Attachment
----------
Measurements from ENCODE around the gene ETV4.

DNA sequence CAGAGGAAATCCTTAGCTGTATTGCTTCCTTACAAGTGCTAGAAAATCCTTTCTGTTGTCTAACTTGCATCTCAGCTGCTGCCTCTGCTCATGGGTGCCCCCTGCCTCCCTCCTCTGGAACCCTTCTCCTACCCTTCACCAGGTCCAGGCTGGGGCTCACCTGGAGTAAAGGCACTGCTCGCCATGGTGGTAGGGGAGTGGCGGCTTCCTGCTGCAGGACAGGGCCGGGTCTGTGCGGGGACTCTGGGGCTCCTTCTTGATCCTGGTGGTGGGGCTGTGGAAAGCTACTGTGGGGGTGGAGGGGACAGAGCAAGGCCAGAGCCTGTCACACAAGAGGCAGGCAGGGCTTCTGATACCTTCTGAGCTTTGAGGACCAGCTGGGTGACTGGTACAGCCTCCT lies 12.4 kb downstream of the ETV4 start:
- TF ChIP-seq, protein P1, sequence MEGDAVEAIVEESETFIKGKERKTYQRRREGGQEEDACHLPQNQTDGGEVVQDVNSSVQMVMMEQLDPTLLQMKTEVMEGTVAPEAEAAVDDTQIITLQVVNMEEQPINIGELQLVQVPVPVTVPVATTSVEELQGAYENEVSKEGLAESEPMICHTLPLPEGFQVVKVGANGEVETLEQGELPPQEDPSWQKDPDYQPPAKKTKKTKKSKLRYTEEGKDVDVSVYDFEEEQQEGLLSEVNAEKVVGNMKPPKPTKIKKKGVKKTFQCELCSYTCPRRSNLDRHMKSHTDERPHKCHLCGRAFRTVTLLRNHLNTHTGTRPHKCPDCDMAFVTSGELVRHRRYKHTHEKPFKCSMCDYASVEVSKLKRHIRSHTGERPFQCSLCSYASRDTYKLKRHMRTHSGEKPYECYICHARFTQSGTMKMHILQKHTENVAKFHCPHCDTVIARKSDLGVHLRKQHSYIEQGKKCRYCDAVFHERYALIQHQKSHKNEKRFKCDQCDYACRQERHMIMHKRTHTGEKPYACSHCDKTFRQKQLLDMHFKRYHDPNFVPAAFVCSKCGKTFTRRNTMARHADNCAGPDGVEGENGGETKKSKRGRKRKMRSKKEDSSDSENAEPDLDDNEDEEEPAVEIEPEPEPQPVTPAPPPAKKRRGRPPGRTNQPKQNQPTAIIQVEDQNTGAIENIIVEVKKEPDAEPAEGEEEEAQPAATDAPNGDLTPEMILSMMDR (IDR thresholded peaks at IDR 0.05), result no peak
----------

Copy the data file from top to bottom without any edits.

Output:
Measurements from ENCODE around the gene ETV4.

DNA sequence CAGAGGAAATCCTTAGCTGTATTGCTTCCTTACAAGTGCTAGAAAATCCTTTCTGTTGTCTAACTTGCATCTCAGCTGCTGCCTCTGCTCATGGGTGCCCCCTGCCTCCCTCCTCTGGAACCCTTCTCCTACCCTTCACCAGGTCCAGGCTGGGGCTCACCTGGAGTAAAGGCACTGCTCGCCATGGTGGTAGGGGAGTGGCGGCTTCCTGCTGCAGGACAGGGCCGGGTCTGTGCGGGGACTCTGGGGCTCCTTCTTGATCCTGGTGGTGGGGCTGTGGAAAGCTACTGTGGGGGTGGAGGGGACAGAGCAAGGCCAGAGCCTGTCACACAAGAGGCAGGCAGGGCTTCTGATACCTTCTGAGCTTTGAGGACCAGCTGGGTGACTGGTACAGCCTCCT lies 12.4 kb downstream of the ETV4 start:
- TF ChIP-seq, protein P1, sequence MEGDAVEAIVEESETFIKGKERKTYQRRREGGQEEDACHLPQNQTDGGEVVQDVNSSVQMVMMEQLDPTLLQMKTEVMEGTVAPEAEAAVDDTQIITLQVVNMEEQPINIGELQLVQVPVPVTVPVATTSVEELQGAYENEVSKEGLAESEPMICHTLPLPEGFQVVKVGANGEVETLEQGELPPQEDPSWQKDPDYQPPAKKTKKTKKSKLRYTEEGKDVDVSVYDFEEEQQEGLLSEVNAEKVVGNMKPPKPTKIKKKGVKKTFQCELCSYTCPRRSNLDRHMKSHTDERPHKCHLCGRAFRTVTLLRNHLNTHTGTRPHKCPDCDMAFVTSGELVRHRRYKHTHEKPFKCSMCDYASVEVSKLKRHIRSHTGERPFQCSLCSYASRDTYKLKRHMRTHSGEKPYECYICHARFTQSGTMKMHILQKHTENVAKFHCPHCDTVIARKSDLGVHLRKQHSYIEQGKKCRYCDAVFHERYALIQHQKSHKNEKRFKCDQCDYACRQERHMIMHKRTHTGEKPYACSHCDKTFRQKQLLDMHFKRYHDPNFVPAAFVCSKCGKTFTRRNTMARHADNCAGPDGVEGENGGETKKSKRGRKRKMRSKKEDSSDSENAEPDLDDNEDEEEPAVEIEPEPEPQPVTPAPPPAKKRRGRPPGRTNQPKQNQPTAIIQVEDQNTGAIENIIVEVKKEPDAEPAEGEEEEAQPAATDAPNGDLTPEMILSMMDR (IDR thresholded peaks at IDR 0.05), result no peak